276 A.D. 131 93 N.Y.S.2d 13 CONCOURSE & 181ST STREET CORPORATION v. FREIMAN. Supreme Court of New York, First Department November 28, 1949
The Concourse & 181st Street Corporation, landlord, brought a summary proceeding against Aaron Freiman, tenant, to recover emergency rent.
From a determination of the Supreme Court, Appellate Term, Per Curiam, -- Misc. --, 88 N.Y.S.2d 647, reversing a final order of the Municipal Court, Borough of the Bronx, Second District, Agnes M. Craig, J., in the landlord's favor, the landlord appealed.
The Appellate Division, Callahan, J., reversed the determination and reinstated the Municipal Court's order, holding that a statement in the landlord's agent's statutory notice to the tenant of the amount of emergency rent that, if such amount differed from the amount specified in the lease, the smaller amount was the rent payable under the Business Rent Law, did not constitute a binding agreement to accept less than emergency rent based on the rent reserved under the lease in effect on the freeze date, plus 15 per cent, in the absence of any current lease fixing rent when the notice was given.
A landlord's acceptance of smaller monthly rental for business space than amount reserved by lease on statutory freeze date amounted only to forgiveness of balance during lease period, thus precluding recovery of arrears thereof, but did not foreclose landlord's statutory right to emergency rent in futuro. McK.Unconsol.Laws, § 8554. Charles Rembar, New York City, of Counsel (Polier, Rembar & Midonick, New York City, with him on the brief; Maurice Borowsky, New York City, attorney), for landlord-appellant.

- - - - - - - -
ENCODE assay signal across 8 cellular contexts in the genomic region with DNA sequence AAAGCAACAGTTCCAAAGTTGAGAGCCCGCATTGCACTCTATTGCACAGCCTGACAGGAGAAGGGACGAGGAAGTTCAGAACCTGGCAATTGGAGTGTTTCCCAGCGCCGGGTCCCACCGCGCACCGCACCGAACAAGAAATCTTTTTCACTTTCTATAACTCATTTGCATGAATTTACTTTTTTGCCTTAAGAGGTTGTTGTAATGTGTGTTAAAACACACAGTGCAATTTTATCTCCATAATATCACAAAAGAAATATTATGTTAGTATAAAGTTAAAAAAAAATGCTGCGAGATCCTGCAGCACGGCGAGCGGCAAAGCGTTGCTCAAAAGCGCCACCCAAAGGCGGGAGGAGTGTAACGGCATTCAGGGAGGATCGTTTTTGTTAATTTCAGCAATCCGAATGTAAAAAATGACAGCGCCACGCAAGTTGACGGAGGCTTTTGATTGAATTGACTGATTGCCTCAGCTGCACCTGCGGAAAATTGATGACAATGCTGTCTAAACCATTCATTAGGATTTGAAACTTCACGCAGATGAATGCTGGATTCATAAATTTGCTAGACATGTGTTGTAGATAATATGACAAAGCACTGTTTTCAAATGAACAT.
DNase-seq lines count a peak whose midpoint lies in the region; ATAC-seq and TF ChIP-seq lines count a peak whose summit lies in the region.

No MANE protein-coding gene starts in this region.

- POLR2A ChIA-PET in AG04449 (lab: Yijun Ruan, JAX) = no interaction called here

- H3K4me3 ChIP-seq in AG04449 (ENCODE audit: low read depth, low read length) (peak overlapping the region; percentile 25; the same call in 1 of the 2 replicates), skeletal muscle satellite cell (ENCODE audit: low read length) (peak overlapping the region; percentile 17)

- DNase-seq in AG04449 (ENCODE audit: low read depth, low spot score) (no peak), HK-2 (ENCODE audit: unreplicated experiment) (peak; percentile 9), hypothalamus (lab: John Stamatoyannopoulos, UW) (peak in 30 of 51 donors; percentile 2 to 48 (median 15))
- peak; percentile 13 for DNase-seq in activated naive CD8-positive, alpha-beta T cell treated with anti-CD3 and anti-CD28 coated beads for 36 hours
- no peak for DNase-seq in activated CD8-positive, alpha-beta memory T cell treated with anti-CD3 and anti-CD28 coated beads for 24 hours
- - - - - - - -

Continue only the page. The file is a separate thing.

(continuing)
Joseph L. Lefkowitz, New York City (Barnet Friedelbaum, New York City, with him on the brief), for tenant-respondent.
Before DORE, Justice Presiding, and COHN, CALLAHAN, VAN VOORHIS and SHIENTAG, JJ.
This summary proceeding for non-payment involves a question as to the emergency rent of business space, see L.1945, c. 314, as amended, McK. Unconsol. Laws, § 8551 et seq.
In May, 1939, the tenant entered into a lease of store premises for a term expiring February 28, 1945. On the statutory ‘ freeze date’ (June 1, 1944) the rent under the lease was $115 monthly, but the landlord had been accepting $90 a month voluntarily and as a matter of grace since January 1943. The tenant continued to pay the reduced rate for the balance of the term. On February 7, 1945, the parties made a new agreement for one month commencing March 1, 1945, at the same $90 rental. The tenant, however, held over the term, and the landlord continued to accept this monthly rental through August, 1945.
Meanwhile, and on March 28, 1945, the so-called Business Rent Law, L.1945, ch. 314, became effective. On April 12, 1945, the landlord's agent sent a notice as required by the statute, sec. 3, to the effect that the emergency rent for the tenant's space was the sum of $132.25 ($115, plus 15%) per month. This notice also stated that ‘ if the amount of such emergency rent differs from the amount specified in your lease, the smaller amount is the rent currently payable under the terms of said statute.’ The landlord further reserved its right to seek an increased rental in accordance with the provisions of the emergency rent law, see sec. 4.